In that same War that so revolted the Dadaists, both sides used chemical weapons on each other. That was almost 100 years ago now. It seems like 1000 to me, but if you're dead you're dead, I guess. War being politics by other means, you can get shot through the throat and experience that sort of short death; you can explode in a bombing (I wonder what those experiences have been like? Virtually the same question as asking what's death like? A zen master was asked by a zen student, "What happens after death?" The zen master answers, "I don't know." The student replies, "But...you're a zen master." And the zen master says, "Yes, but I'm not a dead zen master.").
Before we resume, read (again) Wilfred Owen's "Dulce Et Decorum Est"
It seems to me what Obama and the international community of global elites who agreed on this shit are saying, if we look at what actually has happened: We believe in killing and war in our own interests. We'll kill you from the sky with drones, drop bombs on you, we've used Agent Orange and the atomic bomb. We've napalmed kids and civilians. And yes <cough> we...mistakes may have been made when we armed Saddam Hussein in his war against Iran and he used chemical weapons on the Kurds. It's just...this use of chemical weapons against civilians, by a little guy on the world stage like you, Assad? No! We will not stand for it!
Let us pray it wasn't chemical weapons here
Yes friends: death by chemical and biological weapons is pretty hideous. But that's life. And death. That's war! This invention of a "red line" that Assad wasn't to step over or the world-straddling Cop On The Beat Unistat will retaliate? It's fucking phony and misses the whole point. Once dropping bombs on civilians from planes was crossing a red line. After Hiroshima and Nagasaki the atom and hydrogen bombs were supposed to be red lines, but look at the tonnage of bombs dropped on little Vietnam, Laos and Cambodia. More than seven million tons of bombs: more than twice that dropped on Europe and Asia during World War II. (And Unistat lost in Vietnam anyway.) Look at Iraq, fer crissakes. Hey my fellow Americans; who is this "we" we're talking about?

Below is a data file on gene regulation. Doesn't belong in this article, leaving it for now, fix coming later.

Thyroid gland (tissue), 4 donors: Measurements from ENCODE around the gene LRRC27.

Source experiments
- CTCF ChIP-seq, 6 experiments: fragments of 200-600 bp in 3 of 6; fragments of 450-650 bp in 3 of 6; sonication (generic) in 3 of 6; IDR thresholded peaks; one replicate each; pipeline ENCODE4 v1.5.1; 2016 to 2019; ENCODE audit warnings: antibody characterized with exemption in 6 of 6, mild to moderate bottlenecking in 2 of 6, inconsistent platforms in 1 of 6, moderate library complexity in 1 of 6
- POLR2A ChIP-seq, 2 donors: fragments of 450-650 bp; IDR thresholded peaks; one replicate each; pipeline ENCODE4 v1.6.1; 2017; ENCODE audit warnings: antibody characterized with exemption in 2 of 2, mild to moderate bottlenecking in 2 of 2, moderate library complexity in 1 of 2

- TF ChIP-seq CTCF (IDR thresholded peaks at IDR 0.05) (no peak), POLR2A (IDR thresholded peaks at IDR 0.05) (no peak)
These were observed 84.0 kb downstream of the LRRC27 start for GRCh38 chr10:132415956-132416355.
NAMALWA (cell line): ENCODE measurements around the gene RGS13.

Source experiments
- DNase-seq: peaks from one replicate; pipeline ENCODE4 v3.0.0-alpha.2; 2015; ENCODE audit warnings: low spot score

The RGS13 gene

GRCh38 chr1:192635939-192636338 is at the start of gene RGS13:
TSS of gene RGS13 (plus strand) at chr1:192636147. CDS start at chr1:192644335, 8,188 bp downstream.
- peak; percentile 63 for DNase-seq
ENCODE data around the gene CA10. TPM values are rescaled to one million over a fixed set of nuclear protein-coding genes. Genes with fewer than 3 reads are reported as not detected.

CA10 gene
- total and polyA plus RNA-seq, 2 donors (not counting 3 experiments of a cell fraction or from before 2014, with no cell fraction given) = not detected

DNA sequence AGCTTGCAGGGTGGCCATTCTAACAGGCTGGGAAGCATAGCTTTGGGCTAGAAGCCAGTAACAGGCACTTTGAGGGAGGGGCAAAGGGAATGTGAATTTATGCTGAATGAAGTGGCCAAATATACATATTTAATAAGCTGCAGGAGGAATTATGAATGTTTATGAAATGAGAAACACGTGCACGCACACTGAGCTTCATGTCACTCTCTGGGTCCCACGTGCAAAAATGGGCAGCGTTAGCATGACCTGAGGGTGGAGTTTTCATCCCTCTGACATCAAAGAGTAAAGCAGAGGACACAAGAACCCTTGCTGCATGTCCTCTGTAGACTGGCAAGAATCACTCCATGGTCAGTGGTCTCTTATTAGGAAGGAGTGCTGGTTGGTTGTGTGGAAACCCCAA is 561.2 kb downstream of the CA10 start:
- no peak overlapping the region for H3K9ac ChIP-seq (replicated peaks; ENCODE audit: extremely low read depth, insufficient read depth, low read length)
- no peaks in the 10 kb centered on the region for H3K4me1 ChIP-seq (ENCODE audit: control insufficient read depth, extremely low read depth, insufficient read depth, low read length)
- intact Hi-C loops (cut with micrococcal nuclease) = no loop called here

Not sure how I feel about this...did they die by
chemical weapons, or by the "normal" ways?
And: we torture. And no one who did the torturing or wrote laws justifying it were brought to justice. The tortures the United States is responsible for are, according to old fashioned Nuremburg Laws, crimes against humanity. But it's okay! Because we are doing it. And we love freedom.
I suspect, but do not know, that Pentagon types think chemical weapons will become easier to obtain and use, and that they'll be used on "American soil," on civilians. And the panic and fallout will be too much. Worse: they fear this stuff will be used on themselves, the Actual Americans, the ones with Ivy League degrees and who sit on the Board of Directors of Fortune 500 companies. Because in Unistat in the 21st century, let's face it: if you don't have power and money, you are expendable, or at least a nuisance.
This just in...I'm being handed a bulletin from the radical left-wing rag Foreign Policy. Sez here that C.I.A. files prove America helped Saddam as he gassed Iran. And I say: It's a new day! That's all water under the bridge, sometimes a freedom-loving society such as ours does, in its zeal to help the downtrodden of the Earth, makes mistakes, our hearts always in the right place, high atop the City on a Hill and and and....pffffffft!